Friday, July 12, 2024
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Cold Water Diving

Cold water makes up a huge portion of our diving world, from high mountain lakes to the open ocean. The northern pacific where most of my diving occurs averages about 50 degrees year round. In many northern states, without ice diving there is no diving. Without the proper thermal protection, hypothermia sets in quickly. Why enter such a harsh environment when there’s plenty of warm water diving? Well, in my case, I do it because it’s close to home and very prolific with life. There are animals found in the cold water that are not found elsewhere. I’d be missing out on some great diving and hunting if I didn’t take advantage of my home waters.

So how can I safely and comfortably enjoy the north pacific and other cold water sites? All I need do is dress for the occasion. Usually a good 7 mil wetsuit, combined with a cold water hood or hooded vest, boots and gloves is sufficient for an hour or so of submergence. A good fit to minimize water movement through the suit is definately required. Many manufactures make some great suits, more flexible one piece suits for freediving, as well as two piece suits that work well for scuba. If you need a little mote warmth for those long scuba dives, a drysuit is a must. Many different styles are available, from neoprene to trilaminate materials, and, when combined with the right under garmet, will keep you nice and toasty even in some very cold water.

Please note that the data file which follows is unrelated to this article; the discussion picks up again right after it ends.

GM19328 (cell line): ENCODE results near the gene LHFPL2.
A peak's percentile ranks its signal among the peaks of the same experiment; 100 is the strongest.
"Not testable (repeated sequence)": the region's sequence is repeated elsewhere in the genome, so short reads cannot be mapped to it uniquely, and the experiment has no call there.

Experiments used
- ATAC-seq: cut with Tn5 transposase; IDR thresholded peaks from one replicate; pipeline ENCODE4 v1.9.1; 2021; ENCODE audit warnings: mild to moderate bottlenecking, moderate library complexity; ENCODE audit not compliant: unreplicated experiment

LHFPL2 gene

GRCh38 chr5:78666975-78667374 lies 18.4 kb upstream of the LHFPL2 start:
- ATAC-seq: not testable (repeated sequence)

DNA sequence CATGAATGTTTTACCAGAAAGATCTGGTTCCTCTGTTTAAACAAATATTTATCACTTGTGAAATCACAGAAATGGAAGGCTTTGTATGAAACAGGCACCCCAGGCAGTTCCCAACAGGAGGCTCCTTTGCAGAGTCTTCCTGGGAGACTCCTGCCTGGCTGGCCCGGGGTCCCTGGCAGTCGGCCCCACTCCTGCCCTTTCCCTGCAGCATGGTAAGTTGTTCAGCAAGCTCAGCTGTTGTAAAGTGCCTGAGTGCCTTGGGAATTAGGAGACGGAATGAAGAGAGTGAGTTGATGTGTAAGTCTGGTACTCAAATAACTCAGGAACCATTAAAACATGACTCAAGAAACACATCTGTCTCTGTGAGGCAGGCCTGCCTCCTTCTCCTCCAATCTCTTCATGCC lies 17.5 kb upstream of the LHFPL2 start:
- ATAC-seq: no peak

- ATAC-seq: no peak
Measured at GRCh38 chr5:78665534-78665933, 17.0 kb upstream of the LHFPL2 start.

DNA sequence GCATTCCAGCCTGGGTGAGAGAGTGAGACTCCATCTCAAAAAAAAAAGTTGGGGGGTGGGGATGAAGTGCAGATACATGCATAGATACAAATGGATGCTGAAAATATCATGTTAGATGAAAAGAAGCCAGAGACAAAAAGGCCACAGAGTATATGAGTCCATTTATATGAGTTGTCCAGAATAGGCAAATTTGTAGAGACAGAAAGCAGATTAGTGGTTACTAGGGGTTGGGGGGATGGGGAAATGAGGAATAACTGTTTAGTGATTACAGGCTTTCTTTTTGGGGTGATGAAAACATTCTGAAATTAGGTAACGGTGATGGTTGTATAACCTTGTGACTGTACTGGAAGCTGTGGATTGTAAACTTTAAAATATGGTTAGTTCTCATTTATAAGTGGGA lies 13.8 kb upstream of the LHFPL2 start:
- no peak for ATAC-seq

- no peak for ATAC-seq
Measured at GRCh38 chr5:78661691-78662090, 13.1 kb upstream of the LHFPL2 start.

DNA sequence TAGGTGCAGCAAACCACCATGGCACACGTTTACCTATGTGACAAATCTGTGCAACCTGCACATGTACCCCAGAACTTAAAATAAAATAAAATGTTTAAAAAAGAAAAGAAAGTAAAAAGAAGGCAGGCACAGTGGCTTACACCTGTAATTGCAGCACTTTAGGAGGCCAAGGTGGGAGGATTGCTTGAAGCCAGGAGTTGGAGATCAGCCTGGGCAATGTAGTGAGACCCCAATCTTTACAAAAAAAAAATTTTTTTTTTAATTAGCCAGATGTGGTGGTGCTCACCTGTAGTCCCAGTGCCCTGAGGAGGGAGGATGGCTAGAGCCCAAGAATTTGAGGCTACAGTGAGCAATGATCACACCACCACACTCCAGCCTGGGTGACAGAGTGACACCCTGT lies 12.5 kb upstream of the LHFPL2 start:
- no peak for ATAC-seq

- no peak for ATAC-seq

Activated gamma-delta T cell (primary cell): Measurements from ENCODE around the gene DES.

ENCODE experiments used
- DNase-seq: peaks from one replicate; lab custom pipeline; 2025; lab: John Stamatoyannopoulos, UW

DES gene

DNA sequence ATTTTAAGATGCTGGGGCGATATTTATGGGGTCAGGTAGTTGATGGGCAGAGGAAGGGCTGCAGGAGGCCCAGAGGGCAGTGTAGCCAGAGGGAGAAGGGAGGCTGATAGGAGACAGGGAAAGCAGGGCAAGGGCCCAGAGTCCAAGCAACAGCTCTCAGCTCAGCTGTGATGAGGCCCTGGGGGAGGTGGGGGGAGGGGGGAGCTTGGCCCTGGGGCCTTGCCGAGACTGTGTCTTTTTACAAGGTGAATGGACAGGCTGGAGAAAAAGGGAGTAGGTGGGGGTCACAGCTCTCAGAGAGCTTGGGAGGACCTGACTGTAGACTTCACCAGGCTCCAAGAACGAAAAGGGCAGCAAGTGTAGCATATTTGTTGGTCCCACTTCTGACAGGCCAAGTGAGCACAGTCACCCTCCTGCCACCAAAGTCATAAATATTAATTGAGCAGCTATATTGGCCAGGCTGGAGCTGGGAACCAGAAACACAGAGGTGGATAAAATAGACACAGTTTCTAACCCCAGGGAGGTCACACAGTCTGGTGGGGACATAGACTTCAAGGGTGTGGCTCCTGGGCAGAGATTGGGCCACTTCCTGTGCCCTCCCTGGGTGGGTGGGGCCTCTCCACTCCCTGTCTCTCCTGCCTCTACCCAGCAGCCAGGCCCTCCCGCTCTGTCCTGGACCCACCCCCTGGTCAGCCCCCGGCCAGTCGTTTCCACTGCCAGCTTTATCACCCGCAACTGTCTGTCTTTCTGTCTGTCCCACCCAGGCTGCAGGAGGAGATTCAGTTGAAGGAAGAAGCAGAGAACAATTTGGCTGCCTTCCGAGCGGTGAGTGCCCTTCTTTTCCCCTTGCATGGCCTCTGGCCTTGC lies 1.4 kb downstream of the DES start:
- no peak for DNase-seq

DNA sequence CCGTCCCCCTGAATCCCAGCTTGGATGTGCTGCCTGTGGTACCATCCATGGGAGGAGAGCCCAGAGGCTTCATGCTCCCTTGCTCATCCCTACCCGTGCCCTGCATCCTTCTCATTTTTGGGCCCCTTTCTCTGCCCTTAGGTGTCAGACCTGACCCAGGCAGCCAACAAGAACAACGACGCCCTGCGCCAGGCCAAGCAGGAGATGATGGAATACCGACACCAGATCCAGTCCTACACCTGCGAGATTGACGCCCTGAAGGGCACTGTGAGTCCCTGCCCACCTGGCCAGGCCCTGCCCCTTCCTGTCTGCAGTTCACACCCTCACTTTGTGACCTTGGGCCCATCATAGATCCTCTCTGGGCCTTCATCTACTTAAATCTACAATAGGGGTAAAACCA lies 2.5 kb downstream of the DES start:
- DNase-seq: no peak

The big drawback to these thick exposure suits is the need for extra weight to offset the added buoyancy. Where some people may need only a few pounds of trim weight in the tropics, that same diver may need 40 pounds in a cold region. Having to pack extra weight makes it very important to have a good weight system, whether it’s a weight belt, a weight integrated BC or a combination of the two.

Diving in cold water can be an awesome experience, but it will require extras that may not be for everyone. Some may not be able to handle the weight or loss of flexibility. A specialty course may be needed to learn to properly operate a drysuit. For us hearty folk who love the idea of being able to dive just an hour or so from home, a wonderful cold water world awaits. Properly prepared, enjoying a cold water dive can be big fun, an experience you’ll not soon forget. Brrrrr!